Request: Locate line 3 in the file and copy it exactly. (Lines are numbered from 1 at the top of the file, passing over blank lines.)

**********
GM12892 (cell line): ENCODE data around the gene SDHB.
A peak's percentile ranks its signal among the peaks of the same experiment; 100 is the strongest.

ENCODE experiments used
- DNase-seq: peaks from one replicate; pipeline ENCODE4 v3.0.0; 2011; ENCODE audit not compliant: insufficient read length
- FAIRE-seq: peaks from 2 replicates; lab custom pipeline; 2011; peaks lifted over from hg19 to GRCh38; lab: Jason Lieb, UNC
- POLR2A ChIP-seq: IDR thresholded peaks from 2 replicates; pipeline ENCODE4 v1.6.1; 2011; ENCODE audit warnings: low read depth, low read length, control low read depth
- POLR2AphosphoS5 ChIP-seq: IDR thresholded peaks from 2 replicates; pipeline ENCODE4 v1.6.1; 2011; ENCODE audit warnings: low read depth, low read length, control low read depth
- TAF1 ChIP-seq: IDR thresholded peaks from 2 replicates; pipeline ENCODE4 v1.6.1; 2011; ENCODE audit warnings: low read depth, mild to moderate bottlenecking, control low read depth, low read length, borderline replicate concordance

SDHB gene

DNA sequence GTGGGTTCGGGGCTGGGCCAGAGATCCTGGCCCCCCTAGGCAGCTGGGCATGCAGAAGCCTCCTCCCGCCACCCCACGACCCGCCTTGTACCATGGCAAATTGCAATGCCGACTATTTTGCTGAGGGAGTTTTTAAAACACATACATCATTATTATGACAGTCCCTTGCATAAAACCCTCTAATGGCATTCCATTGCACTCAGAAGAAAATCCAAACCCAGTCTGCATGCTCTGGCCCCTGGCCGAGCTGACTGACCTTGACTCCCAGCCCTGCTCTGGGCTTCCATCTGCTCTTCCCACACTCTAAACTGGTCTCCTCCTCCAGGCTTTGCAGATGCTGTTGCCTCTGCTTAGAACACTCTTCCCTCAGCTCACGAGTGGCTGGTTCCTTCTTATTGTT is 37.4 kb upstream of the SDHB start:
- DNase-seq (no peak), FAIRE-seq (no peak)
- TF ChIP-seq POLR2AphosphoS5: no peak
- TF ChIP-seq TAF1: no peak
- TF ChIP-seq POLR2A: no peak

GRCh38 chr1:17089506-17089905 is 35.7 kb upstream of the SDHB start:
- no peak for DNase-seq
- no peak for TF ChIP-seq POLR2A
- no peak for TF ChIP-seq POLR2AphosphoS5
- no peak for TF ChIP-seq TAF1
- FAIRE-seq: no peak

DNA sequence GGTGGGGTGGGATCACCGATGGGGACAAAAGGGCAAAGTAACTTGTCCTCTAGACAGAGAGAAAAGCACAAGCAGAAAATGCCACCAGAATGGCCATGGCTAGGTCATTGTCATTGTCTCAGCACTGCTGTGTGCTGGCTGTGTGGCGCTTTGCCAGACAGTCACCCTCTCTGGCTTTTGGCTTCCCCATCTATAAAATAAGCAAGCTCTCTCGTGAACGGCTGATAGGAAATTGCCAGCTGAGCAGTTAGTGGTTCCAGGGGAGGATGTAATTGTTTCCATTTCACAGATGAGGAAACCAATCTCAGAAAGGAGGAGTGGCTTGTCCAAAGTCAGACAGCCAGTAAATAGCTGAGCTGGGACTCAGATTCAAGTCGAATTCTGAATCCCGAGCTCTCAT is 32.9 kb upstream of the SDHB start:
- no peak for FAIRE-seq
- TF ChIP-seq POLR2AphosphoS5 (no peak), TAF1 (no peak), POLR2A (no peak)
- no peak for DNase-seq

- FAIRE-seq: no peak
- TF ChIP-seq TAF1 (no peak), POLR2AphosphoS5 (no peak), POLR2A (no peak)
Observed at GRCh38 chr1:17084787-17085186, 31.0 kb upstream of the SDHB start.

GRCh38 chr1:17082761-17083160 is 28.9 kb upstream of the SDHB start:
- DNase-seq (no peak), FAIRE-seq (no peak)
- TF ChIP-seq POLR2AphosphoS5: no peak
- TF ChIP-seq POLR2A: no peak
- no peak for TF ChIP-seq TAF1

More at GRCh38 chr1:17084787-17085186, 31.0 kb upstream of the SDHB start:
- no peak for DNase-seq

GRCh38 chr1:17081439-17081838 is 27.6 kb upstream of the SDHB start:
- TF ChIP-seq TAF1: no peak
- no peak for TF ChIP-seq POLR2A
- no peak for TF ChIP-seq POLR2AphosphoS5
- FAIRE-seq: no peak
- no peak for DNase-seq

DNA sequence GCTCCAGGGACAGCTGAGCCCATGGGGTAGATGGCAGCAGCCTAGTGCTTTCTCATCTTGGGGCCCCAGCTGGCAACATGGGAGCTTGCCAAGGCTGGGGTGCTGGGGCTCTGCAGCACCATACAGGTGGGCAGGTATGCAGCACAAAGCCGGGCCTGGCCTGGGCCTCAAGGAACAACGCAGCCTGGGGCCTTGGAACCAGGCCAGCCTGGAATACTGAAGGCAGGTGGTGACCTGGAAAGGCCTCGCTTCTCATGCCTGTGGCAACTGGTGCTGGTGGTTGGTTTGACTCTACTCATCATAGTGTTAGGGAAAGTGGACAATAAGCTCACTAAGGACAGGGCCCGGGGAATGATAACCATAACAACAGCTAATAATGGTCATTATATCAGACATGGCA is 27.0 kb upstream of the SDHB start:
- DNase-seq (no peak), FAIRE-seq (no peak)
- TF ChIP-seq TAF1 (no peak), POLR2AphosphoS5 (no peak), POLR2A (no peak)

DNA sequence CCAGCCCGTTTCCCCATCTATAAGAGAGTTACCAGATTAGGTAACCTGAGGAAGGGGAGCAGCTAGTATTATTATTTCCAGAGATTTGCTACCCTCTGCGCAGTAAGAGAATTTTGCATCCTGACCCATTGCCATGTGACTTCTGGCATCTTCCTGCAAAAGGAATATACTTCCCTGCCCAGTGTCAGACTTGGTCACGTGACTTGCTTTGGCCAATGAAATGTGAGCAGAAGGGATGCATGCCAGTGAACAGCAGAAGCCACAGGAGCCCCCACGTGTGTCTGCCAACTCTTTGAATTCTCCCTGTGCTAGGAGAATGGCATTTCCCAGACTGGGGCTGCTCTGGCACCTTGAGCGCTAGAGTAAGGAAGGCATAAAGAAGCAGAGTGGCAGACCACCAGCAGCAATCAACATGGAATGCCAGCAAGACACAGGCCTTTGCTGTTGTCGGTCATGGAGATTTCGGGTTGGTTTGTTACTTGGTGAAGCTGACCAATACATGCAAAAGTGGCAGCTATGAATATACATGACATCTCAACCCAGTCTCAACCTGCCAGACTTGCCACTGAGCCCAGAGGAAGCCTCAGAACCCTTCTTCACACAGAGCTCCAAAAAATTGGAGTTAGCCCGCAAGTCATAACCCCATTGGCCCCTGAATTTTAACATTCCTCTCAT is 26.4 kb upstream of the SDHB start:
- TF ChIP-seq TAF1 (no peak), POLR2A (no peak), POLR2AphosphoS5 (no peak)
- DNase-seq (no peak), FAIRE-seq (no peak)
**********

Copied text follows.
ENCODE experiments used